The interior of today’s Linnaeus Museum, a well-preserved
picture of Linnaeus’ home and workplace. Photo: Åke
Inaugurated in 1937
In 1918, the Society was granted access rights to Linnaeus’
home and garden with its orangery (a conservatory). This enabled the Society to
realise its plans to restore the garden and found a Linnaeus museum.
At the time, Linnaeus’ residence was home to Hugo Alfvén,
Director Musices of the University, so the museum project had
to wait until Alfvén retired, in 1934. Until then, the
garden orangery was a provisional Linnaeus Museum.
In 1934, renovation work could begin and the transfer of Linnaeus’
household effects to their original home. The renovation was funded
with, among other things, the proceeds of lotteries, by the town of Uppsala and the local coffee company ”Uppsala kaféaktiebolag”.
Construction work was carried out by the builders Anders Diös.
The restoration was carried out under the supervision of antiquarian
Erik Lundberg, while the custodian Sigurd Wallin and the museum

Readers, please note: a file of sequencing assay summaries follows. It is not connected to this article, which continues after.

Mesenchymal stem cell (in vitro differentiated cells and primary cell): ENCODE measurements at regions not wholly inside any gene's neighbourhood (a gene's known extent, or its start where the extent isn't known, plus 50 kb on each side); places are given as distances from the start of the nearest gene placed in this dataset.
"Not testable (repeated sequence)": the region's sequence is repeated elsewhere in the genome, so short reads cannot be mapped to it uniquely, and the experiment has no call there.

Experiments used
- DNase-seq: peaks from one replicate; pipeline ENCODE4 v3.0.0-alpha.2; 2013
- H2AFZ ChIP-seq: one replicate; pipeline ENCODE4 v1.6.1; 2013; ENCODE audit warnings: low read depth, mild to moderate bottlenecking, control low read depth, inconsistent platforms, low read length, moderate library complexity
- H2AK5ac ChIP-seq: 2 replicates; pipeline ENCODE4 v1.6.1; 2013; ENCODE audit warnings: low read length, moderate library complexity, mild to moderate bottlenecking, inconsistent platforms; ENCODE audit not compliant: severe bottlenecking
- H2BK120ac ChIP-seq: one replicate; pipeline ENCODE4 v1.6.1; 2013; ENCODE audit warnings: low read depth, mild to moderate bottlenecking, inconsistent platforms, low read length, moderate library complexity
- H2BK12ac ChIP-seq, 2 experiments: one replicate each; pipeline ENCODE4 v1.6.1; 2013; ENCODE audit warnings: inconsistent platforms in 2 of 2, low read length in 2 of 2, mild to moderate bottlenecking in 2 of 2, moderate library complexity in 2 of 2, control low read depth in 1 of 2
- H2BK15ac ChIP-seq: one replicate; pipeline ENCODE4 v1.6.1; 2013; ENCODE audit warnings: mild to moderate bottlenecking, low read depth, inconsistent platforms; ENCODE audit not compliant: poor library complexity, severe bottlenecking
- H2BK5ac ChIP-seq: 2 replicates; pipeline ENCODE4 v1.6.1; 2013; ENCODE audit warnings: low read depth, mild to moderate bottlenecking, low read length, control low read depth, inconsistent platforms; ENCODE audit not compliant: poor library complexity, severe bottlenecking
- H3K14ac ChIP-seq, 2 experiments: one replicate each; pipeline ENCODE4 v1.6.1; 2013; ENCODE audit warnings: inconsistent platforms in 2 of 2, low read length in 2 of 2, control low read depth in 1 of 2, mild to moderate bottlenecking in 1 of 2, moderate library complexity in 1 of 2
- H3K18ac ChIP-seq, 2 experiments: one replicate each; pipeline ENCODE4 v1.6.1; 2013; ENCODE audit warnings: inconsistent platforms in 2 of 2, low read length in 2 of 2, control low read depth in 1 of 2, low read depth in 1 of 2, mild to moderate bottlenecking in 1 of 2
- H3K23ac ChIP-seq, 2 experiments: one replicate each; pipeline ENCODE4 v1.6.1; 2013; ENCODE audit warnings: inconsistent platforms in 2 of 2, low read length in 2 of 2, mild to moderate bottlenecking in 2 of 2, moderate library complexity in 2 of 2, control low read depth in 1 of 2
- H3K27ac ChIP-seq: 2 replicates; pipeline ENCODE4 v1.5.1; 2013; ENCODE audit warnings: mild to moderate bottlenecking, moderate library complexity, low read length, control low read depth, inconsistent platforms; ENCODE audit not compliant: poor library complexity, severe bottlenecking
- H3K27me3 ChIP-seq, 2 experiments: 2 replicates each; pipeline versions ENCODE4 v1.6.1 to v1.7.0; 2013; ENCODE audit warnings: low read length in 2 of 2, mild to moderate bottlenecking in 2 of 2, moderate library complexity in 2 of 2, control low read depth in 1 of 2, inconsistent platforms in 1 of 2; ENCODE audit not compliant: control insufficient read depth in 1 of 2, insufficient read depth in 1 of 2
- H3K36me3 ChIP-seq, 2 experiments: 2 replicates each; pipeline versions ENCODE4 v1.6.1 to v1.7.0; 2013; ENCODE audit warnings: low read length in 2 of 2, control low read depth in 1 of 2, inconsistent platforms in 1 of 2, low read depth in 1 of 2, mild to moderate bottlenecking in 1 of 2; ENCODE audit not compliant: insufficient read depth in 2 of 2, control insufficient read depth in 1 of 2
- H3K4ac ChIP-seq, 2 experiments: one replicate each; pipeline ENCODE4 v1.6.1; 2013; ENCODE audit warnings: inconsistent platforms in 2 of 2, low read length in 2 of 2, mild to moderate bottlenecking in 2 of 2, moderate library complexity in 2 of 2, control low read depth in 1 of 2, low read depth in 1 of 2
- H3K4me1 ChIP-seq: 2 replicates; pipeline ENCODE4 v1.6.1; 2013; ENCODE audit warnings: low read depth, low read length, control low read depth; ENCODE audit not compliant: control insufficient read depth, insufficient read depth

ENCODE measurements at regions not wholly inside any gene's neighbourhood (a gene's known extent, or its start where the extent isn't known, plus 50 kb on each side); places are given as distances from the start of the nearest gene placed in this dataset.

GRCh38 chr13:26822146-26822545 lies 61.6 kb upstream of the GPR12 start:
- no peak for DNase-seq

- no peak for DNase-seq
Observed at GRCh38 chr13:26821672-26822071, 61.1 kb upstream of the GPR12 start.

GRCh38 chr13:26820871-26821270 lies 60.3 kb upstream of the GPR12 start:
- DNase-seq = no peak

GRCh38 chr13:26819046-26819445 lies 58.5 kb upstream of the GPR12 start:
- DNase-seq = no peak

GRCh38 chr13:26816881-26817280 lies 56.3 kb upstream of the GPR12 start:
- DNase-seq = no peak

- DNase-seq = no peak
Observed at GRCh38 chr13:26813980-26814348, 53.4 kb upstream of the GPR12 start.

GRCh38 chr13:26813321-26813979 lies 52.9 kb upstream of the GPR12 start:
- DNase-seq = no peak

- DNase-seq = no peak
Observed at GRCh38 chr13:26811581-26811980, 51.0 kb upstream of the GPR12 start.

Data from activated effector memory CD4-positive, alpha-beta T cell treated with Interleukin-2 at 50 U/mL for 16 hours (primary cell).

amanuensis Nils Sundquist were advisers on the restoration and
the museum installation.
The inauguration of the Linnaeus Museum on 30 May 1937 was ceremonious.
Representatives from the Royal family and a large number of other
invited guests of honour were invited and walked in procession from the
orangery to Linnaeus’ home, where Prince Eugen declared
the museum open. The museum opened for the general public the
The Swedish Linnaeus Society still has main responsibility for
the Linnaeus Museum. It is a state-owned listed building and is
managed by the National Property Board.
The history of the Society
The history of
the Linnaeus Garden
The history of
the Linnaeus Museum